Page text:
Opinion: We need to reduce, refuse and recycle more to curb the plastic tide

by | Mar 6, 2021 | Opinion | 0 comments

Remember those photos of the gorgeous Mindil Beach sunsets during the dry season? Crowds of people head to Darwin’s most iconic beach for a beautiful picnic by the ocean. Well, after the crowds leave, single-use use plastics like cutlery and containers don’t always make their way to the bin. They stay on the beach and ultimately enter the ocean, threatening turtles and other marine wildlife.

As a regular volunteer at beach clean-ups, I’m still very often confronted with picking up bottle lids, plastic forks, straws, spoons and containers along the Darwin foreshore. The last Sea Shepherd beach clean ups were done around Mindil Beach in November, and East Point in October 2020, and many of these items were still found lying around.
Currently it’s monsoon weather in Darwin and our beaches are showing an increase of marine debris. This is no coincidence. A lot of the torrential storm water is transporting plastic litter around, entering pipes and drains and ultimately our oceans.
What happened to the City of Darwin Plastic Wise campaign of 2019?

I'm Plastic Free founder Simona Paganetto

I’m Plastic Free founder Simona Paganetto. Picture: Supplied

As January 1, 2019, Darwin Council officially banned single use plastics from all events held on Council land including markets. However, two years later at the Darwin regular all-year markets, a lot of plastic has sneaked back in after COVID-19 hit, and once in, we are back to the “plastic business as usual”.

In 2019, I was part of a fantastic initiative by Waste Free NT and the Environment Centre NT called the Wash Against Waste community hub, which encouraged people to “hire” some reusable utensils to use at the markets, and to be brought back and rewashed just after, so as not to create any waste.

The COVID-19 outbreak brought a halt to these community activities, but this doesn’t mean that we have to completely drop the ball and go back to using plastic the same as before just because it is cheaper?

There are now plenty of alternatives on the market for plastic-free, single-use catering solutions, like edible ice-cream spoons, home compostable banana leaf or cassava plates etc. So we can still, and should go back to being “plastic wise” even during the pandemic, especially as the NT has been luckily spared community transmission.

Such options are readily available at supermarkets or shopping centres, so there’s no excuse for plastic, not even for your private birthday party.

South Australia’s ban on single-use plastics to start in March

On a very positive note, South Australia’s ban on single-use plastics started this week on March 1, and their government is currently launching “Replace the Waste”, an education campaign to help businesses and the public prepare for the changes. South Australia is leading the country as last September it became the first state in the nation to pass legislation to ban the sale, supply and distribution of single-use plastic products such as straws, cutlery and beverage stirrers.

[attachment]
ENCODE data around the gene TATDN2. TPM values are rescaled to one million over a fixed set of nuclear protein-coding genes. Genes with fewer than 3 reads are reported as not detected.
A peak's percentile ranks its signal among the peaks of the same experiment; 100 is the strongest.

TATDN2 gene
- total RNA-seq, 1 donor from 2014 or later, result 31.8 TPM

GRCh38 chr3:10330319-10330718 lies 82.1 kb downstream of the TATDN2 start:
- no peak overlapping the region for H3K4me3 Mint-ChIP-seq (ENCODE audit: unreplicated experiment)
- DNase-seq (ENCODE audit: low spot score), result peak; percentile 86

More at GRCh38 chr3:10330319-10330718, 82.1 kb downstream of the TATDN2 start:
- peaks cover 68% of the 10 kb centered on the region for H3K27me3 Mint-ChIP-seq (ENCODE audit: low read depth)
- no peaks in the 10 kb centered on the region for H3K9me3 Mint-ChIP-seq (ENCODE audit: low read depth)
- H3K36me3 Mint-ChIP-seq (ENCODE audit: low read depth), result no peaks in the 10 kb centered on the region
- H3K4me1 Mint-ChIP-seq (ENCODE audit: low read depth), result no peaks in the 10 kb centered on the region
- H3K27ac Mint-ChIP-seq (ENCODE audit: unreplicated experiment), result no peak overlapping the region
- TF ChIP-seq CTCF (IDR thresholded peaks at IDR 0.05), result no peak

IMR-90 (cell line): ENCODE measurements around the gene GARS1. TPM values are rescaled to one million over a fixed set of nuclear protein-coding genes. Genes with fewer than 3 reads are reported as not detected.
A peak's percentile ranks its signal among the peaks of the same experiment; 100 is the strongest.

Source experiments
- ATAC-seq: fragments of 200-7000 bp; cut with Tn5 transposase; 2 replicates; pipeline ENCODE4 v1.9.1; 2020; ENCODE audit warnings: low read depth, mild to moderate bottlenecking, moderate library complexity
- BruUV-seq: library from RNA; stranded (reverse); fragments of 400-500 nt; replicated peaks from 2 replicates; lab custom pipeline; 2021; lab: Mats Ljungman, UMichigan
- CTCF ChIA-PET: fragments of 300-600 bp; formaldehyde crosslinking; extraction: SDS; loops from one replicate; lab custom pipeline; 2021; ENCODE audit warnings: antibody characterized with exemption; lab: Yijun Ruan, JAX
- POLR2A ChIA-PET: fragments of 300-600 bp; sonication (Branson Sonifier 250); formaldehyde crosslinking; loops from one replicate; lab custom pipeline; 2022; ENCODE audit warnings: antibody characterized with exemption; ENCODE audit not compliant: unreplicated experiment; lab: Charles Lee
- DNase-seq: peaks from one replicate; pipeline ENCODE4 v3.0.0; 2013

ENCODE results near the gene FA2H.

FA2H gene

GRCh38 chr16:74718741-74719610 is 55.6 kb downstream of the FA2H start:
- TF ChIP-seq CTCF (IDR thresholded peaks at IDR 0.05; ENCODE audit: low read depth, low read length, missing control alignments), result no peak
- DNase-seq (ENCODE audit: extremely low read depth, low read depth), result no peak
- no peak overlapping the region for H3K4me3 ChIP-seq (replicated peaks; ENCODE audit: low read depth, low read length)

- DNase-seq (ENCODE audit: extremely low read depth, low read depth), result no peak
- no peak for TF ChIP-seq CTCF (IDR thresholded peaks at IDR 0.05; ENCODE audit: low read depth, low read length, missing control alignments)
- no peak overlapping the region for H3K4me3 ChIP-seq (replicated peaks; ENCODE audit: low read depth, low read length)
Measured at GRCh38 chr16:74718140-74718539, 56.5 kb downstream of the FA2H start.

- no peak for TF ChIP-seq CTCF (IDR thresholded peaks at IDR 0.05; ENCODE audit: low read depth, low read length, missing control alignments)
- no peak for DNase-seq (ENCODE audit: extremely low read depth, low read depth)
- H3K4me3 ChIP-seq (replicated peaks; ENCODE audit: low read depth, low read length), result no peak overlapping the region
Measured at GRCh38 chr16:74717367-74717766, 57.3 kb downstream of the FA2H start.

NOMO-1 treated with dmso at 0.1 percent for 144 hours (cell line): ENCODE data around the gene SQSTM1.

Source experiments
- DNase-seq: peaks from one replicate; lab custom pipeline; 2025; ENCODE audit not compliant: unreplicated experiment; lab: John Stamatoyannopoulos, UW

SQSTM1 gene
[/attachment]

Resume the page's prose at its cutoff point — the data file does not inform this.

The Victorian Government announced last Saturday that it would ban single-use plastics by 2023. This includes single-use straws, cutlery, plates, drink-stirrers, expanded polystyrene food and drink containers, and cotton bud sticks.

Coles has also announced it will no longer sell single-use plastic tableware in all stores from July 21.

Will the Northern Territory be next?

We are lucky to have some of the most wonderful and pristine coastlines of Australia, but we are also at risk. As reported by the ABC in 2019, the inundation of plastics into East Arnhem Land is starting to have a disastrous impact on the region’s sea turtle population. There are signs that turtles have been forced to change their nesting habits because of the excessive plastic waste on the beaches.
It’s well known that a lot of this waste is coming from Indonesia and from fishing boats, but this is not a reason to stop the fight against single-use plastics. On the contrary, residents on both of both sides of the Arafura Sea should be educated on this issue, and efforts have been made with the NT’s Indonesian consul in 2019.
The urgency of COVID-19 crisis will go one day but plastic stays forever, and our children and the future generations will bear the consequences.

A new way to live

For all these reasons, I created an online platform to help people live with less plastic and find plastic free alternatives, or products made with upcycled materials, such as ocean waste. A useful A – Z recycling directory is also available, to find out what to do with items that would otherwise go to landfill.

The I’m Plastic Free website brings together ethical and sustainable Australian small businesses and connects them to consumers. through a one-stop guilt free marketplace.

We’ve become a very wasteful society, but COVID-19 or not, the world is changing and our future must be circular; we need to reduce, refuse and recycle more to curb the plastic tide.


Simona Paganetto is the founder of I’m Plastic Free and runs her own marketing consultancy and e-commerce business in the Darwin region.

 

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